Shortly after celebrating our second anniversary we found out we were going to have a baby. We were ecstatic! The pregnancy was perfect...I wasn't sick, wasn't worried. I felt fine other than being worn out by the time I got home in the afternoons. Everything was going exactly as planned.
We blissfully went to the 20 week ultrasound, ecstatic to find out if we were going to be shopping later that day for pink or blue. The ultrasound tech happily announced that we were having a baby boy. That was our main focus of the appointment. We were told that they were going to do another ultrasound at my next appointment in four weeks because they couldn't see all of our little boy's heart, and that hopefully he would be cooperative then. We didn't think a thing about it. We were completely fine with having another ultrasound because it meant that we would be able to see him again soon!
When it was time to go back four weeks later, I began to get a little nervous. It felt like a lot of pressure that they were only looking at Derrick's heart. What if he didn't cooperate? I don't know that I felt that something was wrong, it just felt like a lot of pressure.
When the ultrasound started we got a quick peek at our little guy's face, then the quest for checking his heart began. After what seemed like forever, we asked the tech if everything was ok. She said that he still wasn't cooperating and she was going to get one of the other technicians who was "good at getting the babies to move" to come and help her.
You could feel the tension in the room as both girls watched the monitor as they continued to slide the probe all over my belly. Finally they finished and again I asked if everything was ok. "The doctor will talk to you," one of them said.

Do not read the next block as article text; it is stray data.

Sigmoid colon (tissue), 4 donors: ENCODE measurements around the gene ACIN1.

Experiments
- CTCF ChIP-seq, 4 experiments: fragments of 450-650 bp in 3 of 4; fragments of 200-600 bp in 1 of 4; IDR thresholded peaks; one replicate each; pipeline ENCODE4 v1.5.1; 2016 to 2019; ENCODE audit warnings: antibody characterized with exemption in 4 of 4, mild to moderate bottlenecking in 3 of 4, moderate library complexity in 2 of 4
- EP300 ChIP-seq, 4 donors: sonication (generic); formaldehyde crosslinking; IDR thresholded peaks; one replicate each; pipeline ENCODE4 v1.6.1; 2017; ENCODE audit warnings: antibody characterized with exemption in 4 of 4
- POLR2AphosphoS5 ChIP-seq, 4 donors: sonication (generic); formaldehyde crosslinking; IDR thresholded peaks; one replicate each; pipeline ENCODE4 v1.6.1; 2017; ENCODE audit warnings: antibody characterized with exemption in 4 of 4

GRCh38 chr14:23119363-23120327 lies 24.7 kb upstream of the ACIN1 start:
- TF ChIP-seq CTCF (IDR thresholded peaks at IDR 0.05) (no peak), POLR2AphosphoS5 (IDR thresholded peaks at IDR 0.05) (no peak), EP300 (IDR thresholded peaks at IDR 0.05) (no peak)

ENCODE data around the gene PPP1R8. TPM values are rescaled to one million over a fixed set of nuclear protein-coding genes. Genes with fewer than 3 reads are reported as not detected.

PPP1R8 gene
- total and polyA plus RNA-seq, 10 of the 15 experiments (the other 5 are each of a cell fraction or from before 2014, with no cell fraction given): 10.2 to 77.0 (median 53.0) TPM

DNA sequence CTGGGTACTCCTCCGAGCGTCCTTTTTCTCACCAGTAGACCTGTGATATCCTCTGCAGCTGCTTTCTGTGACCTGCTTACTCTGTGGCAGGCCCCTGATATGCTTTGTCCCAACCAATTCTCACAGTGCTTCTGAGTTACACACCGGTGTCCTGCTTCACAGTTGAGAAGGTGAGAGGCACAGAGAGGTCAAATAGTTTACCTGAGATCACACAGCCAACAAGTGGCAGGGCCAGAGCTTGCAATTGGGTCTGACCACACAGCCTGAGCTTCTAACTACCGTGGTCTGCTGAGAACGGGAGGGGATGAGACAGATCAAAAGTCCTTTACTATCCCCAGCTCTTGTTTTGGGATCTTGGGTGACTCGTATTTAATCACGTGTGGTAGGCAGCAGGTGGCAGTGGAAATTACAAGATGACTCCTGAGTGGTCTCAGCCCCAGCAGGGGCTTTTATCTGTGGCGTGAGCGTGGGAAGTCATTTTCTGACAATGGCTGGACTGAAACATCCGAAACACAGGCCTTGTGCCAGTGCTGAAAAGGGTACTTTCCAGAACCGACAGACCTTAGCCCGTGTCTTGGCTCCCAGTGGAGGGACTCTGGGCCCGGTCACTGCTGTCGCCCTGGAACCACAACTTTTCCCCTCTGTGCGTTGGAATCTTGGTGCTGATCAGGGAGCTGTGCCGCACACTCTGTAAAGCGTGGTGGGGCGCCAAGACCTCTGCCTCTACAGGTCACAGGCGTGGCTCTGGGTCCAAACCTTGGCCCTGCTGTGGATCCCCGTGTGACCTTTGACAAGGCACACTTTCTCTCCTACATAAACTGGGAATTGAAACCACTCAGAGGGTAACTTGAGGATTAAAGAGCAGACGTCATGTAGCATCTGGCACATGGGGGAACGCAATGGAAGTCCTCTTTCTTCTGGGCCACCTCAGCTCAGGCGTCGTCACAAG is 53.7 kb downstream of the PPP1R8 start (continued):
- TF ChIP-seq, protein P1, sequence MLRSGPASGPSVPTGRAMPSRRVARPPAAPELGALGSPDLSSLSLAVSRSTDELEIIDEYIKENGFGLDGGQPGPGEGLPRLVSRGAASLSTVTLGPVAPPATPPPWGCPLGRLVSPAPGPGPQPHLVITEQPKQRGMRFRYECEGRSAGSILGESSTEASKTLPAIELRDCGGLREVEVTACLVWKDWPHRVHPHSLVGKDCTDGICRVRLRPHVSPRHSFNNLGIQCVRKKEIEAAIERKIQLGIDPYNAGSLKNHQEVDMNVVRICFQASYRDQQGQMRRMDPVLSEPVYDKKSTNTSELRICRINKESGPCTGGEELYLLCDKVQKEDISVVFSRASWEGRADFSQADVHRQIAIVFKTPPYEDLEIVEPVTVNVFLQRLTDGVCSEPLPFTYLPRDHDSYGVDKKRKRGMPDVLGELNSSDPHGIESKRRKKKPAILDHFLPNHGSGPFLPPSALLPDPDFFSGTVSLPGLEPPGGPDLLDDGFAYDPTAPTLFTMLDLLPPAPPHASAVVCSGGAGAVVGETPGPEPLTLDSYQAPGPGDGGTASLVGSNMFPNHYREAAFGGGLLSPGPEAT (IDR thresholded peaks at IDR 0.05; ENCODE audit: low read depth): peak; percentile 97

We still weren't worried, but did think that the whole experience was a little strange. After what seemed like forever we were called into the doctor's office. We sat down across from him...this still makes my heart race...
"There's something wrong with your baby's heart," he said.
At first I thought he was joking. I have no idea why I thought he would joke like that, but I quickly realized that he wasn't. I felt the blood rush to my head and my whole body was on fire. I couldn't breathe, much less think. Justin and I looked at each other and I couldn't stop the tears from pouring down my face.
My doctor said he wasn't exactly sure what was going on and that he was going to send us to a pediatric cardiologist to get the details on our guy's little heart. He said there was a great possibility that we would need to deliver at the Medical University of SC in case he needed heart surgery right away. My doctor made us an appointment for the next afternoon with the pediatric cardiologist so we could find out exactly what was going on.
I don't remember a whole lot about the rest of that day. I was devastated; we both were. All I could think about was that this really couldn't be possible. This baby was moving around inside me all the time. He kicked and squirmed, he had the hiccups and he got wild and crazy when I would eat chocolate. He had to be fine, I would tell myself. But I would catch my mind wandering to dark places...things I didn't want to imagine, that I couldn't bear to think about. But I did. I had only heard of one heart defect: HLHS. I didn't know much about it other than it was not good. When I was in college a classmate's niece was born with HLHS and I had followed her story very closely. It ended in heartbreak, and I prayed (or maybe begged God) that Derrick didn't have HLHS. Looking back, I'm pretty sure my fascination with Miss Emily Mae and her story was no coincidence. I think Someone was gently preparing me for my own journey.
The horrible day finally ended and we found ourselves in the parking lot of the pediatric cardiologist's office. I don't think I even realized we had such a doctor in Columbia, much less ever thought I would be going to see one. But here we were, both of us sitting, neither had the courage to open the door and get out of the car for fear of what they would tell us about our son. We held hands and Justin prayed aloud. He prayed that we would be given hope during this visit and that there would be something they could do for our son.